“I have a new, blond puppy. She is adorable! I place her gently on the floor, and she very quickly makes her first, tiny poop. She looks proud of herself, and so am I. But now comes the training. I try to make sure to remember that she needs to be taken outside relatively frequently so that she learns where to do her business — I don’t want my cute new friend to become a nuisance because she soils and spoils my home. It’s her new home too. But this training thing is exhausting!”
As I worked with this recent dream, it occurred to me what an excellent image it is for the challenge and the benefit of doing dreamwork — or soulwork, for that matter.
Every morning is actually an opportunity for something “new” to be discovered. The unconscious offers up something for the ego to either discover for the first time, or it offers something that we may have forgotten; so it needs to be rediscovered by the ego and, thereby, integrated into consciousness. But it does take discipline.
In his book, A Spirituality of Living, Henri Nouwen says this about the importance of discipline: “If we want to be disciples of Jesus, we have to live a disciplined life,” Nouwen asserts. “In the spiritual life, discipline requires conscious effort to keep every area in life from being filled up. It means creating space in our life for God to act and speak.”
When we get up in the morning, we may remember a dream from the night before. If it’s message for us is not to fall back into unconsciousness, we then need to make space to both write the dream down in our dream journals, while also creating enough space at some point in our busy days to actually do the work — to go back into the dream to listen to the images and symbols and associations that reverberate in our souls as they seek a place in our lives and in our relationships with God and with others.
The “inner puppy” in my dream has some “good shit” (sorry — I just couldn’t find a better metaphor). But if our own instinctual energies are to be creatively channelled, rather than spoiling our lives through impulsive or compulsive behaviors, we need to literally “train” these instinctual energies — loveable and warm and cuddly and adorable as puppies can be, they can either ruin a home or make it a wonderful place to be. It’s all in the relationship between master and young puppy.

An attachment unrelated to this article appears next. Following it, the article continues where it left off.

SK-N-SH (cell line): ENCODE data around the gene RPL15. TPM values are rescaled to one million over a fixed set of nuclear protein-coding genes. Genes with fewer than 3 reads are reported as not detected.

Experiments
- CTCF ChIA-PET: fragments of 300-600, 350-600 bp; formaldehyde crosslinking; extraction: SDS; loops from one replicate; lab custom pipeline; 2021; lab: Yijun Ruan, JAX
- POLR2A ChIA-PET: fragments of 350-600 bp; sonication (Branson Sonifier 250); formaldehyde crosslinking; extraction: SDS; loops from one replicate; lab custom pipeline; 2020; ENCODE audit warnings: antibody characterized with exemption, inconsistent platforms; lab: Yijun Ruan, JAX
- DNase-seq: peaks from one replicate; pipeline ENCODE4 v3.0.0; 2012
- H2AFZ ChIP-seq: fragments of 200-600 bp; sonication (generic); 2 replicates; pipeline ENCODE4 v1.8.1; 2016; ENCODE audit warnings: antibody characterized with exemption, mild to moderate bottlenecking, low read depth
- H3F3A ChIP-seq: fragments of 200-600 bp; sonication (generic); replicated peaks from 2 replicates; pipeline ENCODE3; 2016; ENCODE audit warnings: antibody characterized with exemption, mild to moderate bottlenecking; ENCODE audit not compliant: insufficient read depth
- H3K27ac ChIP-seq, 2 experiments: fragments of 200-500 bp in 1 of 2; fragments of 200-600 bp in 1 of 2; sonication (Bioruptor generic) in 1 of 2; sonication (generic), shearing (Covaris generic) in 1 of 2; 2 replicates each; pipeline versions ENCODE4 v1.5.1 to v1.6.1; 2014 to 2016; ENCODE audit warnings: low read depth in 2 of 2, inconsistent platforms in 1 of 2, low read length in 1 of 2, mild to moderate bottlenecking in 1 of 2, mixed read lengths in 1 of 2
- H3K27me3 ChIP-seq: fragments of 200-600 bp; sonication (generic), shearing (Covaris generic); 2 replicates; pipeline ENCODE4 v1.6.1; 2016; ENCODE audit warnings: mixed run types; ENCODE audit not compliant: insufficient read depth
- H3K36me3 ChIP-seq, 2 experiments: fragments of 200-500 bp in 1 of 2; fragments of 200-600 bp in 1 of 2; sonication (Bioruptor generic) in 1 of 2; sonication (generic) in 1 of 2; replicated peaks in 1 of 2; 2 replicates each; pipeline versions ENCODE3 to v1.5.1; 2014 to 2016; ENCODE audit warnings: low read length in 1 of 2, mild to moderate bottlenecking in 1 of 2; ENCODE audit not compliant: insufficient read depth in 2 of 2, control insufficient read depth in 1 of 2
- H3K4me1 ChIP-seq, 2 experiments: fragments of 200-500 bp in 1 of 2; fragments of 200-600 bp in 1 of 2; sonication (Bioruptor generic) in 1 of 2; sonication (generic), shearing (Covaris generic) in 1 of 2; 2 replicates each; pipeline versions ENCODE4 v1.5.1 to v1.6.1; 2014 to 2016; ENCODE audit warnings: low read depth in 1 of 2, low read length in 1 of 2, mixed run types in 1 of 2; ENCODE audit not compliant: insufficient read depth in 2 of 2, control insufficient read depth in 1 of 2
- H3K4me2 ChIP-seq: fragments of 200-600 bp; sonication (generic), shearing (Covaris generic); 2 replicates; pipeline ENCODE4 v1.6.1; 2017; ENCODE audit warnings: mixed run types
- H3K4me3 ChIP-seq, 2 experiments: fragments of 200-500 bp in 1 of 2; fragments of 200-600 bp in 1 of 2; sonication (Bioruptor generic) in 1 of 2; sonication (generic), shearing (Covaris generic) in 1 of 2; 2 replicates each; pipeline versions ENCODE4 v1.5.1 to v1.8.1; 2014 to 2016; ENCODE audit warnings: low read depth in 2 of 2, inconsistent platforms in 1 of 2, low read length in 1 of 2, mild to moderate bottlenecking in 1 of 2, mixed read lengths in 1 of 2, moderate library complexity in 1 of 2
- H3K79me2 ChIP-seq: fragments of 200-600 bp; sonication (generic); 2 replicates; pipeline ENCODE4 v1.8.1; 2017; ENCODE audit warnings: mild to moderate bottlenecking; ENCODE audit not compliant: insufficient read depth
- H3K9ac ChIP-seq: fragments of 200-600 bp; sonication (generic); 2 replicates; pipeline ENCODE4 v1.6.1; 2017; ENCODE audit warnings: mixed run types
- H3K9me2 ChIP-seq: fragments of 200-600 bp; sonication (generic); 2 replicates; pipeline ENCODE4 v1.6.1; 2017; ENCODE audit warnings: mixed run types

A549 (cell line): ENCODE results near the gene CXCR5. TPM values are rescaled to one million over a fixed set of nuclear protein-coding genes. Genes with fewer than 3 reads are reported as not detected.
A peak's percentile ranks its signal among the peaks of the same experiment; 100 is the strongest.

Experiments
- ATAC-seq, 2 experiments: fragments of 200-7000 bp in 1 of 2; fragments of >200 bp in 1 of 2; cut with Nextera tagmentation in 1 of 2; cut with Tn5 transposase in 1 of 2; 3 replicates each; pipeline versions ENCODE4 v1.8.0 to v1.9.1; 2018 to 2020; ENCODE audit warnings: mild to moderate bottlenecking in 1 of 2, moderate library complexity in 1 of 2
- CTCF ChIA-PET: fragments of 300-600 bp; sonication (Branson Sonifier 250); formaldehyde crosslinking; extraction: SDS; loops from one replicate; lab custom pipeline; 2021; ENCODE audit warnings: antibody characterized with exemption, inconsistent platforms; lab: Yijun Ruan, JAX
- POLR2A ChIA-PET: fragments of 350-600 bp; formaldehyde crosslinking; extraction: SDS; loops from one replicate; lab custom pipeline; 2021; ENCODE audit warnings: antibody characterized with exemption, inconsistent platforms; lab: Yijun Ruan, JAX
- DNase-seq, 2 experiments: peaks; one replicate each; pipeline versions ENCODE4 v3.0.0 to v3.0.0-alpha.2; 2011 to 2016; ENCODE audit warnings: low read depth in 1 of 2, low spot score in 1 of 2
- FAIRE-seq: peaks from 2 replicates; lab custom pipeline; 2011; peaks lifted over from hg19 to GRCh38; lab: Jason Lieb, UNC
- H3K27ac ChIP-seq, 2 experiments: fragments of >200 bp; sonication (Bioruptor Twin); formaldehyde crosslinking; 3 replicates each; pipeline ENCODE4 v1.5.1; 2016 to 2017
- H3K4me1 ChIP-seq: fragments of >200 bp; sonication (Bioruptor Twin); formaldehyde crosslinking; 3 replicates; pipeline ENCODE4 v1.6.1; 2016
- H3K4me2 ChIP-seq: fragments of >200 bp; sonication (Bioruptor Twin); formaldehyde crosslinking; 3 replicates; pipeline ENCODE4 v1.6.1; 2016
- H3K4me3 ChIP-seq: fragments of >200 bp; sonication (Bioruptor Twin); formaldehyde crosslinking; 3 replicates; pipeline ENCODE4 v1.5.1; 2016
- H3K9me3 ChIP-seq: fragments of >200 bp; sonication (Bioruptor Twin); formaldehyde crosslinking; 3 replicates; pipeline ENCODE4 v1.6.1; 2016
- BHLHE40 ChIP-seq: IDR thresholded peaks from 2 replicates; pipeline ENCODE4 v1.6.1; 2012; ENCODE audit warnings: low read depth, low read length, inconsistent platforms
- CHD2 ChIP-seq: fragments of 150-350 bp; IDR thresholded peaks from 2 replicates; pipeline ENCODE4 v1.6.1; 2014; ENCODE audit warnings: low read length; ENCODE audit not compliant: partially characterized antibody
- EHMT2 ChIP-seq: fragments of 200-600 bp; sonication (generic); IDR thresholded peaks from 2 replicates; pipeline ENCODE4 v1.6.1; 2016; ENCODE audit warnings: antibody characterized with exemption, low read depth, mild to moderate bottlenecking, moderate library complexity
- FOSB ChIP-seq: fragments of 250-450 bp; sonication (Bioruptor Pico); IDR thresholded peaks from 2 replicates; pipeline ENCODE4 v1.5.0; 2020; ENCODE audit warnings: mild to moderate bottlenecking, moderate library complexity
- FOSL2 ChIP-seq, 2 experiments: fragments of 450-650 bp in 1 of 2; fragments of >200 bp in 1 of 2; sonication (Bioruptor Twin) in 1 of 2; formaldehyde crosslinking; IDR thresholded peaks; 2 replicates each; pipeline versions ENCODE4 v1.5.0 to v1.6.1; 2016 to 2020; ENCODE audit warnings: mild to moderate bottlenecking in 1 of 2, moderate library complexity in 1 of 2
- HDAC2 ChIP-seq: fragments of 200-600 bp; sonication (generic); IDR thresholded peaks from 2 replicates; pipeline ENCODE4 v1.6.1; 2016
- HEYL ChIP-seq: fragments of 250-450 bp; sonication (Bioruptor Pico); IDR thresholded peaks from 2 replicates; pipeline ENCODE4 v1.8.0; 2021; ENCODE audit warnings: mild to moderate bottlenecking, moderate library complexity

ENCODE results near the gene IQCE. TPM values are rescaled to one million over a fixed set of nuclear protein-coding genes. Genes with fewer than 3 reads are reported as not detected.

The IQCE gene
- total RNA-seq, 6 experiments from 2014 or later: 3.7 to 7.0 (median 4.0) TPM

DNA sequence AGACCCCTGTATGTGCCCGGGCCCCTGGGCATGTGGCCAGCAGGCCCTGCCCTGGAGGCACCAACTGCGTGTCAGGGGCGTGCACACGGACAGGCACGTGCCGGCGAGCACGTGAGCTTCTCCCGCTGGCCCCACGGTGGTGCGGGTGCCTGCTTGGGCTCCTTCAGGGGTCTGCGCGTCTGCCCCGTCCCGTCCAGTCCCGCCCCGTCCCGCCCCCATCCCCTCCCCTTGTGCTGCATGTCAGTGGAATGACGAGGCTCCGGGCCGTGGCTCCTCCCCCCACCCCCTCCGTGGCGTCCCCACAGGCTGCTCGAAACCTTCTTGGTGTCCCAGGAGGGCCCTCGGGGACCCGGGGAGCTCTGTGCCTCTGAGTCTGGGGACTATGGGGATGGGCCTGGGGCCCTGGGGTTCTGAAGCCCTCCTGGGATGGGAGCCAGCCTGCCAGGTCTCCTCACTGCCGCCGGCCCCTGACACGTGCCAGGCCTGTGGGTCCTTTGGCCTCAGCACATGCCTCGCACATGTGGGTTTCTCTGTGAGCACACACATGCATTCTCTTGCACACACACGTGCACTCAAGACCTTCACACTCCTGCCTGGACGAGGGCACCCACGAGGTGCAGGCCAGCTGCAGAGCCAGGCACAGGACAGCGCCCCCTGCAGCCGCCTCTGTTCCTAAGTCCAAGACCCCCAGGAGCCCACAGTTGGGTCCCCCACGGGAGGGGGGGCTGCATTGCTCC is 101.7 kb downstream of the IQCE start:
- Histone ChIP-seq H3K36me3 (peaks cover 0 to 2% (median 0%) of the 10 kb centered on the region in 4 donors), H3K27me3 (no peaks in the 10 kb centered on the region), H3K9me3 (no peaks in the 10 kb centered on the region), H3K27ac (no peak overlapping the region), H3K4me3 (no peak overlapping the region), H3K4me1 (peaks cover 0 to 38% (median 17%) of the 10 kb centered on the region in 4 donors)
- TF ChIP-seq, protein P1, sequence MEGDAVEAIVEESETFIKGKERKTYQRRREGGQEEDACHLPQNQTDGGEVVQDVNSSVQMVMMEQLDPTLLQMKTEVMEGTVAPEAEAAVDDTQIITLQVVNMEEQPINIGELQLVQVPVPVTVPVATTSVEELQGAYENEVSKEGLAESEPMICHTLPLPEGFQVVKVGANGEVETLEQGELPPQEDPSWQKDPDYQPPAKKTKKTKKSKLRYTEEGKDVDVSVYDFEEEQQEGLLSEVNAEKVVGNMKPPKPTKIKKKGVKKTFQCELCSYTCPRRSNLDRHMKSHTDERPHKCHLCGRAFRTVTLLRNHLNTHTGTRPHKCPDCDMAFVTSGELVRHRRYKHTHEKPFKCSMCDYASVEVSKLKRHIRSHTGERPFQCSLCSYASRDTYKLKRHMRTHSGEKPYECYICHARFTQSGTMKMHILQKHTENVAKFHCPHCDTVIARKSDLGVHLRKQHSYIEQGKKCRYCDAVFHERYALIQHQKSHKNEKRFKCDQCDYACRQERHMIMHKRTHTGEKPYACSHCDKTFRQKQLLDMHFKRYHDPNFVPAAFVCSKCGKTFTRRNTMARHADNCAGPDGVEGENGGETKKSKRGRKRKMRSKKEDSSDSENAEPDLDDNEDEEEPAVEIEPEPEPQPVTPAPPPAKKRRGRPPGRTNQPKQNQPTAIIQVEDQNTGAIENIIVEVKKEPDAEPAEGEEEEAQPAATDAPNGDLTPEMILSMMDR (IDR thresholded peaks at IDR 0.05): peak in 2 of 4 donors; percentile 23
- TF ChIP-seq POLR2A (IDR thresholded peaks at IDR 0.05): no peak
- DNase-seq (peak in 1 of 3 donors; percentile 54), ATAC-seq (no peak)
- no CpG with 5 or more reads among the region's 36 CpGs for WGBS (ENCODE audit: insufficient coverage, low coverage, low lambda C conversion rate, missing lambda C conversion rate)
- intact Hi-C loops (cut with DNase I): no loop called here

When Sam, my rescue dog, came into my home, he was 7 years old and housebroken. But I took time to read and to learn more about dog psychology. We spent hours and hours alone together, usually an hour in the morning and an hour in the evening. During this time, I gave up some things I cherished, such as riding by bicycle and that second cup of coffee, because I felt like this time between me and Sam would shape the rest of our lives together and enhance the joy of dog ownership. So, I placed a bag of hot dog bites in a plastic baggy, as Sam and I headed out into whatever weather visited us each day. Rain or shine, warm or cold, off we would go. During our routine, at least 20 minutes was devoted to training Sam in the usual exercises: sit, stay, lay down, and come. Work was slow, but oh so rewarding. Sam loved the hot dogs, of course; but I perceived that we both felt the warm, glad glow of a relationship that gave our lives deepened meaning and purpose.
I can’t think of a better image than this intimate relationship between master and dog for the joys and amazing inner journey of dreamwork. Yes, discipline is involved. We create space for our dreams and for the work it takes to notice our paths of individuation. And this work pays off, in small and great ways, as we feel more and more alive and as we notice the subtle hand of God shaping us and guiding our lives.